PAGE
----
As the general contractor or subcontractor on the tenant improvement contract you entered into at a new regional shopping center, you closely monitored the timing of various events to ensure that, if you are required to do so, you are able to file a mechanic’s lien to ensure payment of the contracted amount. Indeed, a proper notice of commencement was filed by the “owner.” You filed and properly served a timely notice of furnishing. You’re protected, right? Maybe not!

In Ohio, a mechanic’s lien is a creation of statute.[1] The Ohio Supreme Court has said that the work related to the mechanic’s lien must be furnished under a contract with the “owner, part owner or lessee of an interest in real estate.”[2] Thus, consistent with a previous holding of that court, “a mechanic’s lien attaches only to the interest of the person for whom the improvement is contracted to be made.”[3] As a result of this analysis, the Ohio Supreme Court later held that a contractor’s lien extends only to the leasehold interest of the party who ordered the work done where that party was the lessee, not the owner.[4] Under that scenario, if the landlord has terminated the lease or the tenant’s interest has reverted to the landlord by other means, the contractor is likely foreclosed from asserting any lien rights as to the property on which the tenant improvements have been made.[5]

The contractor, however, may have an alternative remedy against the landlord. In equity, the contractor may establish the elements of quasi-contract or unjust enrichment against the landlord to recover for unpaid contract amounts.[6] Of course, to succeed on an unjust enrichment claim the plaintiff must prove that a benefit was conferred on the landlord, that such benefit was not conferred gratuitously, that the landlord had knowledge of the benefit, and that retention of the benefit by the landlord without payment to the contractor would be unjust.[7]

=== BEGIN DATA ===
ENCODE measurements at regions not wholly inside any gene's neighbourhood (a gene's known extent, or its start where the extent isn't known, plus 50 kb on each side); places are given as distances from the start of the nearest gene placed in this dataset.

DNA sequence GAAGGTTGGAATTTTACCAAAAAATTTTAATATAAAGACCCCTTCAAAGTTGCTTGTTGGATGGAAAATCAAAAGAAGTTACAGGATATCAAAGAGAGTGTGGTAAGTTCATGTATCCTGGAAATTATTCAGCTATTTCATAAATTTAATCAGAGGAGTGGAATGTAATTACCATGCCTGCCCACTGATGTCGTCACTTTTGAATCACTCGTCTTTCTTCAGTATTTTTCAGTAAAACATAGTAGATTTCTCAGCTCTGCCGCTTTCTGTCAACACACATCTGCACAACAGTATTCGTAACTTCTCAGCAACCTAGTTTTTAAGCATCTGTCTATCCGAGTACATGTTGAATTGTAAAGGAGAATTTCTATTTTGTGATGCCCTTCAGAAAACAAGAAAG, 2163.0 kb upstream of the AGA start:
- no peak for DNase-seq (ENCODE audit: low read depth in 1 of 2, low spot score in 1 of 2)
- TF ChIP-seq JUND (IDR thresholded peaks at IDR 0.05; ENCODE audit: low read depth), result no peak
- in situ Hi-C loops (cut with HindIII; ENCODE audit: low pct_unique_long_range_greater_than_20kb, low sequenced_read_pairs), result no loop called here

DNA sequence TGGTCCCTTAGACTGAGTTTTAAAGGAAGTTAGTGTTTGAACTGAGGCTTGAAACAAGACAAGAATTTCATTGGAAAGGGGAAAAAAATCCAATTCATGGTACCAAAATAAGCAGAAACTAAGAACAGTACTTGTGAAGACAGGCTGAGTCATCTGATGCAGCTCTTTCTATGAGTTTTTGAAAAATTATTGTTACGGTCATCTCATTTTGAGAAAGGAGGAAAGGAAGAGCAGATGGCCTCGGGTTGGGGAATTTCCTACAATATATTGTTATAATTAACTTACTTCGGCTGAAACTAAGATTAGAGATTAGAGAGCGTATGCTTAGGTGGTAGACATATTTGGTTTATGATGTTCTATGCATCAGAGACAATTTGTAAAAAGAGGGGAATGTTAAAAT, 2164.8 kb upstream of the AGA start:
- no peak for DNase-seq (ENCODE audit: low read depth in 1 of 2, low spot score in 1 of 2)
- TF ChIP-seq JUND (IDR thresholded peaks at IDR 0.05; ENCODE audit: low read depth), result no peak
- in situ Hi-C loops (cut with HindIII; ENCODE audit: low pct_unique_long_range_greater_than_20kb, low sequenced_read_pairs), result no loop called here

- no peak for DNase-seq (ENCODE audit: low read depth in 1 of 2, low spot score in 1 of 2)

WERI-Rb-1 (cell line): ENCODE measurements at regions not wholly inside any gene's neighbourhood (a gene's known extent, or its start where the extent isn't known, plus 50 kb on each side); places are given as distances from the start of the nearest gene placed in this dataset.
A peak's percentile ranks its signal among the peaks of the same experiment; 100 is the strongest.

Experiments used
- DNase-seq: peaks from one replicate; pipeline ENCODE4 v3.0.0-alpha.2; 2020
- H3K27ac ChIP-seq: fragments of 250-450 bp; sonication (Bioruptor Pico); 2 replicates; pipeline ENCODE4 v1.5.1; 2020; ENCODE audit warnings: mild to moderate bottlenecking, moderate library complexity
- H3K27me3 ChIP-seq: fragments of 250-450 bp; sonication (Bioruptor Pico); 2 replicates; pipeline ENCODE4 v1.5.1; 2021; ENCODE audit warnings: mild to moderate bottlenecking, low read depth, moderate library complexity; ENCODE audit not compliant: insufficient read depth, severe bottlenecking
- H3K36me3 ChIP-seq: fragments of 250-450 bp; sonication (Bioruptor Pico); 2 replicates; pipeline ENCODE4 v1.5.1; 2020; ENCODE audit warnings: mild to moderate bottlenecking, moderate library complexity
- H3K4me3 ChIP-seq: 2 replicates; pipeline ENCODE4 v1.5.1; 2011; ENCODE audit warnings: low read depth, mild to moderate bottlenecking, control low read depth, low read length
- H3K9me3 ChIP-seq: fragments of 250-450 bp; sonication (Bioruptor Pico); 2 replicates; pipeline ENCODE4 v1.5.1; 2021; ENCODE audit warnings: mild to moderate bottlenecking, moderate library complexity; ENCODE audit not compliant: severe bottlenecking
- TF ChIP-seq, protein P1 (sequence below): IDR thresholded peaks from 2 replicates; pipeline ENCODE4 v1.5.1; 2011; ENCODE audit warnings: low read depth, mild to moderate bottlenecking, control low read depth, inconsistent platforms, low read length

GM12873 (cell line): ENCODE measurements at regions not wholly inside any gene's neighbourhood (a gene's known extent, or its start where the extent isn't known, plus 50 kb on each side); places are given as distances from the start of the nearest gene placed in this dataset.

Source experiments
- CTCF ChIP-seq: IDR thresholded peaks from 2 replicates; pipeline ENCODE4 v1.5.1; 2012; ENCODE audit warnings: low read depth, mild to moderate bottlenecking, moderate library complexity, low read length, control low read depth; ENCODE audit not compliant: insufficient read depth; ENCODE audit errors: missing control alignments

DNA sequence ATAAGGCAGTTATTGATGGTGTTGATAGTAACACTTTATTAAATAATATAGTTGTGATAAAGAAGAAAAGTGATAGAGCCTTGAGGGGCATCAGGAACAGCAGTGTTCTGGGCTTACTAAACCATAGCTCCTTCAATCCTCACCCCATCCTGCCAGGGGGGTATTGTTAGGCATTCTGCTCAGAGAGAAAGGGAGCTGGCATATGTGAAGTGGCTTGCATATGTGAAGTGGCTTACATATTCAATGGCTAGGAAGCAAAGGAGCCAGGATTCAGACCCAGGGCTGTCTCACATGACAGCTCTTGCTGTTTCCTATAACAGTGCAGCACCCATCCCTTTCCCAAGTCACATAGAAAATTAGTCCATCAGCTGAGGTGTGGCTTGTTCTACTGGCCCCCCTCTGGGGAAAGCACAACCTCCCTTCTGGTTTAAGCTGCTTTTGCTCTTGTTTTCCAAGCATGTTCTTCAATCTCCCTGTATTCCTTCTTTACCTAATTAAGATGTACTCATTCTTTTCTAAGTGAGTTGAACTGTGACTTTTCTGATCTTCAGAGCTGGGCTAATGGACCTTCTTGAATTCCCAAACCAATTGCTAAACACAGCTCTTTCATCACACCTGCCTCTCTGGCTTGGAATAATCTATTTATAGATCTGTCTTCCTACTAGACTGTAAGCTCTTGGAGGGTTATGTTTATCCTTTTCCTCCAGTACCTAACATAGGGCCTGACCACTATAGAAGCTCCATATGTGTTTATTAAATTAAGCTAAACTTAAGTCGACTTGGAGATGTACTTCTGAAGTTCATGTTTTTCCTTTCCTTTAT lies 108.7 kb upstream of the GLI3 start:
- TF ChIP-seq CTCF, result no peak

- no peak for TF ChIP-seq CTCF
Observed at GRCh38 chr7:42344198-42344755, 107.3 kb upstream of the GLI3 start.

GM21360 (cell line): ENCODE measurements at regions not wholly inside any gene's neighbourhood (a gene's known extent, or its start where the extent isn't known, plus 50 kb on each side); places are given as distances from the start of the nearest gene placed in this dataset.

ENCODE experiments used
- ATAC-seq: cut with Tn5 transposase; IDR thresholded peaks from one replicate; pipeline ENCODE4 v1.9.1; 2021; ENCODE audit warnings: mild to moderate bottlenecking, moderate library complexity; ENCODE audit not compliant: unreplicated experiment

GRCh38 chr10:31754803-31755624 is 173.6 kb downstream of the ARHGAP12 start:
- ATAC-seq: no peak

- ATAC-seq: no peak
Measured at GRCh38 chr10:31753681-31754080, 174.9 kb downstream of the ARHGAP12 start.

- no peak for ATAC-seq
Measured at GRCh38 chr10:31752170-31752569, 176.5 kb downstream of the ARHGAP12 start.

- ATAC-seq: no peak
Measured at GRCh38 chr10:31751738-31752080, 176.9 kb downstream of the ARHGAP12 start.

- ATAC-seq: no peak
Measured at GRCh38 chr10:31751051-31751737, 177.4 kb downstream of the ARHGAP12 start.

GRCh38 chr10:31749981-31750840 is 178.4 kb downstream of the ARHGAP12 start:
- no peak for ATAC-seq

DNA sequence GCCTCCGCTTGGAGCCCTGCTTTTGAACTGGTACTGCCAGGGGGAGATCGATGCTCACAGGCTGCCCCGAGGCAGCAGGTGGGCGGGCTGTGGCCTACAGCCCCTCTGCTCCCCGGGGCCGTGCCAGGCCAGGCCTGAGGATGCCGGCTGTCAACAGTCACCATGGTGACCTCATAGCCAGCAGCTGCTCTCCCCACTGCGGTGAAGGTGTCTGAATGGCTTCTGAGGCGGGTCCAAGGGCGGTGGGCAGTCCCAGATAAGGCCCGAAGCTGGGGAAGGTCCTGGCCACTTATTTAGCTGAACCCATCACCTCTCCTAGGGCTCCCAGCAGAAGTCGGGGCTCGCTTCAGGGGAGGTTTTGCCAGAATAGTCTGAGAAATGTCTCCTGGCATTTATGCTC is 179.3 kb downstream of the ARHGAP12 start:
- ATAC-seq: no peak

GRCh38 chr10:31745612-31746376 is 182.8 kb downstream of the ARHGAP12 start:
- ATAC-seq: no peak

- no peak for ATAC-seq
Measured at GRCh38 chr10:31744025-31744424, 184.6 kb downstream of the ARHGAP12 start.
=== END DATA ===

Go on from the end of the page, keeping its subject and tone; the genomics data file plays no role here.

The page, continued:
An example of how this concept works might be useful: Assume that the tenant was responsible for the installation of HVAC equipment in the leased premises pursuant to the lease. Obviously, the landlord would have knowledge that an HVAC contractor installed the HVAC equipment and expected to be paid for such work. It would be unfair to permit the landlord to benefit from the new HVAC equipment in the retail space without making payment. Therefore, permitting the landlord to retain the benefit without paying the fair value would be unjust.[8]

The message, then, is simple: be careful. Don’t assume just because you think you have lien rights that such rights are enforceable against a landlord. If you have doubts, contact your legal counsel for assistance in evaluating the risks of the situation. An investment early may avoid costly litigation later.